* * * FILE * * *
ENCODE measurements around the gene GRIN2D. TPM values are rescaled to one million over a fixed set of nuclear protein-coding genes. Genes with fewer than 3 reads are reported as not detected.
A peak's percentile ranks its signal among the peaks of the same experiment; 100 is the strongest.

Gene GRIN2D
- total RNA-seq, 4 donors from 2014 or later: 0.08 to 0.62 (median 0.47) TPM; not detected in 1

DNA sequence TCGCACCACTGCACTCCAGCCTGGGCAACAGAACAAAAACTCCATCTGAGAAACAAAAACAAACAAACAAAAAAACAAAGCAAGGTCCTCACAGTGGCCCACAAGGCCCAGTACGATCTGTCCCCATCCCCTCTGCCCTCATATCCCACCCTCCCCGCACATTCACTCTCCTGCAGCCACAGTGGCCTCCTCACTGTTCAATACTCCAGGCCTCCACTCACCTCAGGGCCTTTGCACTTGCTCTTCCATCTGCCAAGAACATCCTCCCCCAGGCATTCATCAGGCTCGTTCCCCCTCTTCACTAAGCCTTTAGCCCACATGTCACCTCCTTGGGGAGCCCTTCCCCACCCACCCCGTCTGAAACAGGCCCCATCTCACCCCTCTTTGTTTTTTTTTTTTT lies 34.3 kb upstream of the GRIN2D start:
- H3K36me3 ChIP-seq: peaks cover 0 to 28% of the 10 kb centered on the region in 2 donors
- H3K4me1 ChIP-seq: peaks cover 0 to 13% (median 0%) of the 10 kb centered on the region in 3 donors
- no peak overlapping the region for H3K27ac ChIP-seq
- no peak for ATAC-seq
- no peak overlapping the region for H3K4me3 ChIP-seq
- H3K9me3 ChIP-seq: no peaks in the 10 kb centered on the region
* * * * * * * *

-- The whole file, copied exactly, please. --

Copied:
ENCODE measurements around the gene GRIN2D. TPM values are rescaled to one million over a fixed set of nuclear protein-coding genes. Genes with fewer than 3 reads are reported as not detected.
A peak's percentile ranks its signal among the peaks of the same experiment; 100 is the strongest.

Gene GRIN2D
- total RNA-seq, 4 donors from 2014 or later: 0.08 to 0.62 (median 0.47) TPM; not detected in 1

DNA sequence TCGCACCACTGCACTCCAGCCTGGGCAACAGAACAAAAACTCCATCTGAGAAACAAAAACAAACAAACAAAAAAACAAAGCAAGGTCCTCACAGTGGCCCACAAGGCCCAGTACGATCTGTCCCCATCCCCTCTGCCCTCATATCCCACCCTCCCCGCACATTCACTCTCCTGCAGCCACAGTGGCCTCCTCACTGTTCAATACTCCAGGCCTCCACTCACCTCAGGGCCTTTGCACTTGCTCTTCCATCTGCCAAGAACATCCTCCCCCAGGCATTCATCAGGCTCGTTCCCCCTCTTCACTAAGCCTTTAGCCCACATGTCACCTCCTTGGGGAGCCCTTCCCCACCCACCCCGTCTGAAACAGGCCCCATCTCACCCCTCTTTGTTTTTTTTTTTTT lies 34.3 kb upstream of the GRIN2D start:
- H3K36me3 ChIP-seq: peaks cover 0 to 28% of the 10 kb centered on the region in 2 donors
- H3K4me1 ChIP-seq: peaks cover 0 to 13% (median 0%) of the 10 kb centered on the region in 3 donors
- no peak overlapping the region for H3K27ac ChIP-seq
- no peak for ATAC-seq
- no peak overlapping the region for H3K4me3 ChIP-seq
- H3K9me3 ChIP-seq: no peaks in the 10 kb centered on the region